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Design for Community: Perspectives from Professors, Students, and Community Partners

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2019 ASEE Annual Conference & Exposition


Tampa, Florida

Publication Date

June 15, 2019

Start Date

June 15, 2019

End Date

June 19, 2019

Conference Session

Engaging Community through STEM partnerships

Tagged Division

Community Engagement Division

Tagged Topic


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Paper Authors


Jessica A. Kuczenski Santa Clara University

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Dr. Jes Kuczenski joined the engineering faculty at Santa Clara University in 2014 and currently serves as the Director of General Engineering. She obtained her M.S. and Ph.D. from the University of Notre Dame and her B.S. from Iowa State University all in Chemical Engineering. Dr. Kuczenski has been teaching since 2007 and focuses on courses which are commonly found in first years of an engineering education (e.g. introduction to engineering, engineering graphics, statics, and dynamics) or are heavily based in engineering design.

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Santa Clara University has a commitment to educating students of competence, conscience, and compassion. To support this goal of producing technically-proficient, empathetic graduates, engineering education has a need for more real world, hands-on, and team-based problem solving. This paper aims to showcase a collaboration between an engineering course, Community-Based Engineering Design (CBED), and Bronco Urban Gardens (BUG), a Food Justice Outreach Program, which has successfully incorporated student learning and social justice through project-based learning.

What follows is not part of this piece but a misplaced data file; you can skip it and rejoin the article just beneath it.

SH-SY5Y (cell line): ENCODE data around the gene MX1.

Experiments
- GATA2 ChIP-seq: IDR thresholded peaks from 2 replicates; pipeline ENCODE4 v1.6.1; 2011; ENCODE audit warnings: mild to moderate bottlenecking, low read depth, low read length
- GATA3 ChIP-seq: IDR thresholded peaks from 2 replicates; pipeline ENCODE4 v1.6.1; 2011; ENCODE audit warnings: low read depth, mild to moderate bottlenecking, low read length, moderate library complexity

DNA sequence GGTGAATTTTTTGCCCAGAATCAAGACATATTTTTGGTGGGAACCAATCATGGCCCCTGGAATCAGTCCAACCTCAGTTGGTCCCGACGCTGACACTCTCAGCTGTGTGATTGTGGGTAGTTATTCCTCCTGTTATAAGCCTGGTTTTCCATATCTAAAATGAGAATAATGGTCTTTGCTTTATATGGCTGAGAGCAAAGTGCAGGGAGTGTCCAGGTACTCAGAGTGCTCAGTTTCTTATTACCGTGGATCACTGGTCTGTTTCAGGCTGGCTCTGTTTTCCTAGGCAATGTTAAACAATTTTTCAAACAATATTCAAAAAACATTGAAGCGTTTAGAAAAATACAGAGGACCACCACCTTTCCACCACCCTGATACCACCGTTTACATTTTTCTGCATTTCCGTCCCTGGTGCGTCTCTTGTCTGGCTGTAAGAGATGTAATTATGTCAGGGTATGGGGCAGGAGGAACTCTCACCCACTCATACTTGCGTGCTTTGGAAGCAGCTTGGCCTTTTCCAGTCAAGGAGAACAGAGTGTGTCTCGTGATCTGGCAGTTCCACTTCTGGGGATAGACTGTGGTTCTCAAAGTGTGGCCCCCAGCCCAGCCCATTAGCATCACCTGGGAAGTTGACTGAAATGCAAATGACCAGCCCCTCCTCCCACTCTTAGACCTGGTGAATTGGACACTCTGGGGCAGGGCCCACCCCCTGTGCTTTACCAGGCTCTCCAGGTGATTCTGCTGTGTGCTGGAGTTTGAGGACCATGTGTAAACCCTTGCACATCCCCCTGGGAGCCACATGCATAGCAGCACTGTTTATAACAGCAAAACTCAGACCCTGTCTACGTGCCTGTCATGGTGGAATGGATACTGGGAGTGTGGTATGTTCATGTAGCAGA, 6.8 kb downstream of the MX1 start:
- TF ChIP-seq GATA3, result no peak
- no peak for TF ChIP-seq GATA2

As part of this paper, we will discuss three different perspectives of participants involved with this collaboration, specifically detailing participation goals, success definitions, and challenges from each point of view. Some specific student-produced design solutions will be given as examples of this effort. Overall, this partnership has been successful, delivering student projects which have added educational dimensions to the school gardens and created a positive visual impact to the spaces. Both students and community stakeholders are mutually benefiting from the relationship formed through engagement, clearly indicating how partnerships can support the creation of projects which offer inclusive learning opportunities for all participants. While challenges exist, the class will continue to evolve and hopefully the partnerships will continue to be meaningful to all involved.

Kuczenski, J. A. (2019, June), Design for Community: Perspectives from Professors, Students, and Community Partners Paper presented at 2019 ASEE Annual Conference & Exposition , Tampa, Florida. 10.18260/1-2--32600

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